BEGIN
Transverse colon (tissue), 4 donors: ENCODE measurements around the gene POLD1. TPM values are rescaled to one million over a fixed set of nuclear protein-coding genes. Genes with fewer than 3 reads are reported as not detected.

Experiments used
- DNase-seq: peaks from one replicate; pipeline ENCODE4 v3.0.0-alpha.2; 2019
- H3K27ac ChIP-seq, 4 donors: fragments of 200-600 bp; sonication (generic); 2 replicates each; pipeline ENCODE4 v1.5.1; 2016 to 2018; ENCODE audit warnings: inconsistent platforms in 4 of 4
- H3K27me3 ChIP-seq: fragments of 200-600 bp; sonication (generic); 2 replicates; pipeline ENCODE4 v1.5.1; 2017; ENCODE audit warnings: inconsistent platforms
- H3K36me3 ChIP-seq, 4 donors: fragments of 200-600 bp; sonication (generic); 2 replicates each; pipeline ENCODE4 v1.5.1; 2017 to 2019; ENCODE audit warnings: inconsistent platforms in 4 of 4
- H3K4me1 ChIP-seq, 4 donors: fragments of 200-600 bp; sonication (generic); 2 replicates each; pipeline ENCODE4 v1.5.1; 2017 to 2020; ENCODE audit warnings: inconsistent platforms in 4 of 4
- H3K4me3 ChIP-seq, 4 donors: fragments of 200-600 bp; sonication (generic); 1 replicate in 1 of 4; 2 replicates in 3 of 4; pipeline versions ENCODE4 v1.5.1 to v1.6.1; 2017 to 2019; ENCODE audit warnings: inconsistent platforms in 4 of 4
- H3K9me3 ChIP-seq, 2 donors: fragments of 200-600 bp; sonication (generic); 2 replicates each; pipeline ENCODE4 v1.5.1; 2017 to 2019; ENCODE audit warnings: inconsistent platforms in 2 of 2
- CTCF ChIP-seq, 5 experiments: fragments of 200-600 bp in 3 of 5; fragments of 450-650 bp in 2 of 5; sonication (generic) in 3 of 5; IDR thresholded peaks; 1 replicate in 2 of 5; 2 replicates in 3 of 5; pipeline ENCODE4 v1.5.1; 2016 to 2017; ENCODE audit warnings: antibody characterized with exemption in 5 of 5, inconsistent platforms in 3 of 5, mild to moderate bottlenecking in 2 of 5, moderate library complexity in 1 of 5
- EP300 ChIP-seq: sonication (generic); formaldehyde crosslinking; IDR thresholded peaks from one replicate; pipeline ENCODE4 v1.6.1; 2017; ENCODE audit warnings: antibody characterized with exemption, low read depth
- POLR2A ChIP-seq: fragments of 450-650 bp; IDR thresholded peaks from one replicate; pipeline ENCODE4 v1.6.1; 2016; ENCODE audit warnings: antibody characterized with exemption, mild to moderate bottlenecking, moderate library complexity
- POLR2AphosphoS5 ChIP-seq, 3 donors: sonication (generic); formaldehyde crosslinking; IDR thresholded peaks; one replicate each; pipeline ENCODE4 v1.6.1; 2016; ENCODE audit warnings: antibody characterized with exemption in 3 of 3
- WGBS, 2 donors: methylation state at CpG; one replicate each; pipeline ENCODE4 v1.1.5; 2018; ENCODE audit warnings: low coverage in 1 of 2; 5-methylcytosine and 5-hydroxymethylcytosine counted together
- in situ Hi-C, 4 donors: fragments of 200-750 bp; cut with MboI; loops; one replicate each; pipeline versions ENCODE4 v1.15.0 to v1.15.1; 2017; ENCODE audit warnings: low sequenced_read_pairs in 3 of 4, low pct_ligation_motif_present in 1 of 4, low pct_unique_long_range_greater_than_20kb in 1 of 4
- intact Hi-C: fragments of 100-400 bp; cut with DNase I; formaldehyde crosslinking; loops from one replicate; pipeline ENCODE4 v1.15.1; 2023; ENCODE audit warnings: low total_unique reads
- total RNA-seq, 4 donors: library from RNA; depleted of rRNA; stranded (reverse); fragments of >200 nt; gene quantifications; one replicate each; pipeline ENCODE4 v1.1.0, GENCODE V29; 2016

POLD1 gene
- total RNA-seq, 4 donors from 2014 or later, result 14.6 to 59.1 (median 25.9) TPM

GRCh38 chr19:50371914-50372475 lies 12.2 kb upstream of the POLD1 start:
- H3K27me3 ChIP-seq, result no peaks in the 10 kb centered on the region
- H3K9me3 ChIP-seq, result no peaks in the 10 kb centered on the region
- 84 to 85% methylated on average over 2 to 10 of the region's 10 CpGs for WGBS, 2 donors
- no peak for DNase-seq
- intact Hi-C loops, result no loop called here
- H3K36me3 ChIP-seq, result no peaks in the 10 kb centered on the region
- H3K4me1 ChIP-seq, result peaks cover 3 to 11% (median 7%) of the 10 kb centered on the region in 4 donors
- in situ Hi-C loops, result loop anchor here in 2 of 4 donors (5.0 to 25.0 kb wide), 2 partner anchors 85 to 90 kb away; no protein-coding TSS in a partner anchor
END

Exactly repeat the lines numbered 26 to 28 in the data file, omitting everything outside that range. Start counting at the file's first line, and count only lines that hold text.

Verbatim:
- H3K36me3 ChIP-seq, result no peaks in the 10 kb centered on the region
- H3K4me1 ChIP-seq, result peaks cover 3 to 11% (median 7%) of the 10 kb centered on the region in 4 donors
- in situ Hi-C loops, result loop anchor here in 2 of 4 donors (5.0 to 25.0 kb wide), 2 partner anchors 85 to 90 kb away; no protein-coding TSS in a partner anchor